Texas, the site of a big NASCAR weekend next month, is in pretty bad shape right now. June 23-24 were two straight days of 5,000-plus new cases in the state amid reports that the hospital situation in certain parts of the state are about to be at a breaking point.
WWE and pro wrestling in general are sports in the sense of being athletic events with close contact between multiple people and having TV rights deals that allows them to run financially solvent events without fans. WWE has been the only sports organization, along with rival All Elite Wrestling (AEW), that has continued to run regular events, not testing their talent for COVID-19 and instead focusing on temperature checks. Last week, after a WWE developmental wrestler testing positive, WWE began to test its talent prior to every taping, which has now led to reports that multiple employees/contractors have tested positive from WWE’s testing.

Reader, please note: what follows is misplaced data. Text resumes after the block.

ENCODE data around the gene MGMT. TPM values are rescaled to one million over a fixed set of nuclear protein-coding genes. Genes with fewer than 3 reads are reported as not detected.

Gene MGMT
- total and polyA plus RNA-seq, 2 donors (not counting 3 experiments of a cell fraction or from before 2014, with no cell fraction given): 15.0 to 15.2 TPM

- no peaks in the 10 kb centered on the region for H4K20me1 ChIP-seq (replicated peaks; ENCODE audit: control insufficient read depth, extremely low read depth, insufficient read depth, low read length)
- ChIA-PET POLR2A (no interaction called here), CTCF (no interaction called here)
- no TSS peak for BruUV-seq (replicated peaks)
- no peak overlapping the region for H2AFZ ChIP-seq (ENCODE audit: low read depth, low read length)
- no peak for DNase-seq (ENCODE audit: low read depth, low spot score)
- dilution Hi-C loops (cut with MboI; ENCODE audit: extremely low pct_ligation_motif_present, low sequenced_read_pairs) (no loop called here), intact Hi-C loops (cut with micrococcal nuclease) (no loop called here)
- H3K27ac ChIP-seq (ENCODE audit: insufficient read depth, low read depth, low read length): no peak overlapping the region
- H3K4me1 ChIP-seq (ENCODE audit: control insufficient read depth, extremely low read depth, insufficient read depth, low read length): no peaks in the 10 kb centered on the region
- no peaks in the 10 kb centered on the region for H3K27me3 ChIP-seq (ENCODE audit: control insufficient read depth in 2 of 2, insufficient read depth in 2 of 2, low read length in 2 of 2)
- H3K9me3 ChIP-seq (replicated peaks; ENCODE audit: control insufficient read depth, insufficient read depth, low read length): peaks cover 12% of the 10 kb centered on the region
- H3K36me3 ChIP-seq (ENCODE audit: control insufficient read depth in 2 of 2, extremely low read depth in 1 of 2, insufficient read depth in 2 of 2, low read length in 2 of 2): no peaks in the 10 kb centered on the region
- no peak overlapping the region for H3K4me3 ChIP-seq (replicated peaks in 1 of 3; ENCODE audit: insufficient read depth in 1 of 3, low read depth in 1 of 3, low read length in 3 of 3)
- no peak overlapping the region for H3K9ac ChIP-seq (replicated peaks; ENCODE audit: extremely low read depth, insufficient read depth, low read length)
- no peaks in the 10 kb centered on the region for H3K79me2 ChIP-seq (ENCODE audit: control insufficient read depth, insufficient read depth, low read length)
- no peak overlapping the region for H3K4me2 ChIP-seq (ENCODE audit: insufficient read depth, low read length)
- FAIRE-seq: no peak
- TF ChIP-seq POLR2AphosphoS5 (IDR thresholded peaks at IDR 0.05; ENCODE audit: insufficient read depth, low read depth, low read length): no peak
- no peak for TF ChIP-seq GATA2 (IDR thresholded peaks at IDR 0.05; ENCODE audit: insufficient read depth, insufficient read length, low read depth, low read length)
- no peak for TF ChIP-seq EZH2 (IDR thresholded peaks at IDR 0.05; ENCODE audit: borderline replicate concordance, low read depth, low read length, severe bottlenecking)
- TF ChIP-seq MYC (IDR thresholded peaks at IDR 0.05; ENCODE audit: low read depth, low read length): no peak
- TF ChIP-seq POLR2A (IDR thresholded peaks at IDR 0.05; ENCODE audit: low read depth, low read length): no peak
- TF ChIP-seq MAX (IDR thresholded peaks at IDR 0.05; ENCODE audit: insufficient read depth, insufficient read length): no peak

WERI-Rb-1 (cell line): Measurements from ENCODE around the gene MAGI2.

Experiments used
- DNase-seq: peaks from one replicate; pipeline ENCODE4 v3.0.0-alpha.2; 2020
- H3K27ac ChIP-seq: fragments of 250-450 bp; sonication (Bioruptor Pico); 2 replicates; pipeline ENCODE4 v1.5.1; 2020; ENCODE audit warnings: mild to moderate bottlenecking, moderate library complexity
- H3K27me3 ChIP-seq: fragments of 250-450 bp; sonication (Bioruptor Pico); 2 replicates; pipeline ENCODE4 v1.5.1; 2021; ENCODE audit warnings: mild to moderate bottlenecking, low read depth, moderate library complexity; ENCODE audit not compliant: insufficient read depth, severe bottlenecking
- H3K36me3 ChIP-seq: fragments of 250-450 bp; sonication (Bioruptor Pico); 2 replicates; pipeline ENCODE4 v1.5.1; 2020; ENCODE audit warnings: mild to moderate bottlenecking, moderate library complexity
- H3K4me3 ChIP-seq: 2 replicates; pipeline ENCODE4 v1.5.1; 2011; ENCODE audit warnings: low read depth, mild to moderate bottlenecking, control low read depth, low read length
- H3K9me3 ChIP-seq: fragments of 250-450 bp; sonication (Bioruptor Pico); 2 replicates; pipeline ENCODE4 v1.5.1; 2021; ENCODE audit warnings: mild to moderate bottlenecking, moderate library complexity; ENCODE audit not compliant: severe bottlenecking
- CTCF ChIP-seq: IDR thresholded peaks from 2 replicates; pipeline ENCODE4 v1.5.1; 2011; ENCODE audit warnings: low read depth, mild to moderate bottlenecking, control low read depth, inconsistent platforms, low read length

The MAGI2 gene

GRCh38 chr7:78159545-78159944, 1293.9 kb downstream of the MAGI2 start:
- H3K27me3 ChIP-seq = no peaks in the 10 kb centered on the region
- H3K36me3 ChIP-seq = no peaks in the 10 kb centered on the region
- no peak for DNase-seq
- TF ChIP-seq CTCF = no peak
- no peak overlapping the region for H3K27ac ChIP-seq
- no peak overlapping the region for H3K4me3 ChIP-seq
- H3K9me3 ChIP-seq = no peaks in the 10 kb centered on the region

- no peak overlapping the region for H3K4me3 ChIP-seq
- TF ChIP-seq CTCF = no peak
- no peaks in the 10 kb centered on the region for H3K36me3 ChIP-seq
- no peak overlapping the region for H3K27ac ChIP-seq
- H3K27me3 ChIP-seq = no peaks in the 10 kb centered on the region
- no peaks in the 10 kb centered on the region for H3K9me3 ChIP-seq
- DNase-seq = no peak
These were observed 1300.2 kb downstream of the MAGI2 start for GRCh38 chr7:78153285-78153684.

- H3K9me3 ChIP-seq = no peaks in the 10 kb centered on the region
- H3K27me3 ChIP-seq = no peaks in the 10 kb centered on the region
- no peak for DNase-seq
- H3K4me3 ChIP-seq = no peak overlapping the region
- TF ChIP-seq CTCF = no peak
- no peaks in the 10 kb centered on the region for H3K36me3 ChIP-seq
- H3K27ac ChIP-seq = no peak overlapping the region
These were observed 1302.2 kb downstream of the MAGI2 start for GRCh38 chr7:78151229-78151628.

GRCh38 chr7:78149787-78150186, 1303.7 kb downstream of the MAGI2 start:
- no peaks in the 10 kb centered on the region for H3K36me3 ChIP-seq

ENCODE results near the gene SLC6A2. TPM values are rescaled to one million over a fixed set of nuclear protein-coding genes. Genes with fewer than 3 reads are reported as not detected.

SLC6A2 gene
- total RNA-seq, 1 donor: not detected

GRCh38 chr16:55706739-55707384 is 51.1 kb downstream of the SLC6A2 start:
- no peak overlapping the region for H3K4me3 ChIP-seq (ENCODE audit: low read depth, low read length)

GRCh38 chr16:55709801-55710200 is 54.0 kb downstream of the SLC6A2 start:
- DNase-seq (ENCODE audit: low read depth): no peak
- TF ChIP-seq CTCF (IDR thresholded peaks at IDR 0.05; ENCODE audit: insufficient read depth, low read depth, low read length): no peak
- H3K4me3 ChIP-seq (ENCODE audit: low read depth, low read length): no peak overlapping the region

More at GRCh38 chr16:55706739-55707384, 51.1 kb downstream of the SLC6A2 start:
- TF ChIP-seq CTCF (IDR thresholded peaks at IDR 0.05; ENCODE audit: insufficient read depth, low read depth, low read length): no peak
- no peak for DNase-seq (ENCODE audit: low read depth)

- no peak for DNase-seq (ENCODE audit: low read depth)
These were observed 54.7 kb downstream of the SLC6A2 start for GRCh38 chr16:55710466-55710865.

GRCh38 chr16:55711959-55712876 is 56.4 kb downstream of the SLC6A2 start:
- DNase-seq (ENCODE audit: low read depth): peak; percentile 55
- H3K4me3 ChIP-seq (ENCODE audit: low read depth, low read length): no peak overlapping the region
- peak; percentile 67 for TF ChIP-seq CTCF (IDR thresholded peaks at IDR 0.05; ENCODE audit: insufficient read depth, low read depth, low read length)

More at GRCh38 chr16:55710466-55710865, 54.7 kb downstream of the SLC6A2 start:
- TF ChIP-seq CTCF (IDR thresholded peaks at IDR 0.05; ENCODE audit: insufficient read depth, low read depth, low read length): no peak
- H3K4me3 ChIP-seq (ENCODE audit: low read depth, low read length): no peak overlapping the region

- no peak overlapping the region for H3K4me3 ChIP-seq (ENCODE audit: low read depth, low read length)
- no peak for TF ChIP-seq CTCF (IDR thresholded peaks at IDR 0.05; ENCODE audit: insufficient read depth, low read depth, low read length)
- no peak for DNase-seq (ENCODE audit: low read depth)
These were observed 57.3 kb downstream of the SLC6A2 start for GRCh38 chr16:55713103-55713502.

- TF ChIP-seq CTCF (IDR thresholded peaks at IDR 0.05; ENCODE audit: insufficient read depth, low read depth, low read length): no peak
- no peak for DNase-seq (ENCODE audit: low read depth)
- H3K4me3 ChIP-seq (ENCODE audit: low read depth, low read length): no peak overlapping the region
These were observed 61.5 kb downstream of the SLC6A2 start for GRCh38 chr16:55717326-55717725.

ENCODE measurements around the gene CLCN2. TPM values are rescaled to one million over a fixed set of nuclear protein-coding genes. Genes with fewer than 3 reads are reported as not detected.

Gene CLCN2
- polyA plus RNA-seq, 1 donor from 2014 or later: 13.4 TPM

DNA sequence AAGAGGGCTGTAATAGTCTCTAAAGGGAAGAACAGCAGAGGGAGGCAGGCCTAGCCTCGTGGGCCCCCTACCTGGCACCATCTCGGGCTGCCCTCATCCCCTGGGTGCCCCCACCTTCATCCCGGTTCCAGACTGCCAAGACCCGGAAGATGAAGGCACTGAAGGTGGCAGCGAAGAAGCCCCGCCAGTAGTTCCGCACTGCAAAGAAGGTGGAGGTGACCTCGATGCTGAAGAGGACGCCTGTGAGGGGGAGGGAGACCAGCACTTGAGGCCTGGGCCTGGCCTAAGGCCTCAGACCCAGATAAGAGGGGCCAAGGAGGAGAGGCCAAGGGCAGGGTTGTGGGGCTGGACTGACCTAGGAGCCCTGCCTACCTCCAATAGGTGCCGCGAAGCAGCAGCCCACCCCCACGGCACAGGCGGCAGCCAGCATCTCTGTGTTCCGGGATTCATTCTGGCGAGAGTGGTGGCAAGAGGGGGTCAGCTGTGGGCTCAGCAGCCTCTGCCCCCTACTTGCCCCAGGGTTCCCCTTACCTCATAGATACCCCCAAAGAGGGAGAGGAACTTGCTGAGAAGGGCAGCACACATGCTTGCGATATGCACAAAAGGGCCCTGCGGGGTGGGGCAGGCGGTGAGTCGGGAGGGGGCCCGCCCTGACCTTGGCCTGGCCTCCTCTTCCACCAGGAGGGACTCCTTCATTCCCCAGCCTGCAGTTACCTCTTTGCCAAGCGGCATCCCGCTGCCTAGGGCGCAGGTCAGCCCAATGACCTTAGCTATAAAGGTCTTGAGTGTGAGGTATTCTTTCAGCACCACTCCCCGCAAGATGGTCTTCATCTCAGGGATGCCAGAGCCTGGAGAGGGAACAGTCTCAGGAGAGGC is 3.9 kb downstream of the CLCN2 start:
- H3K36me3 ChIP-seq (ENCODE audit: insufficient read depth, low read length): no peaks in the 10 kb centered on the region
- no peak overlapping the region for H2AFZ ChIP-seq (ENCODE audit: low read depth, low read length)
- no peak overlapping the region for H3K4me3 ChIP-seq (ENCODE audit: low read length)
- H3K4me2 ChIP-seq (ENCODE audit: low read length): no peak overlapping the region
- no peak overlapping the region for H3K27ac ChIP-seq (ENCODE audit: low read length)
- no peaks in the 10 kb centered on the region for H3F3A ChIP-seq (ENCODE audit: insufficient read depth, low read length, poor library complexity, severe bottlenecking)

As of this writing, NASCAR continues to not administer COVID-19 tests to at-track crew members, track staff or race officials. While they have an advantage that WWE does not, being all outdoor events with much more aggressive mask mandates/social distancing measures in place, the travel to and from different locations every week is a huge problem wrestling doesn’t have. NASCAR is going to need to address this sooner or later, especially considering just how many people in its industry live and work in an area with a large amount of community spread like North Carolina.
Will the double-header at Pocono Raceway be a success?
This weekend will mark the first official double header in NASCAR’s history since the modern era began, with two races on back-to-back days at Pocono.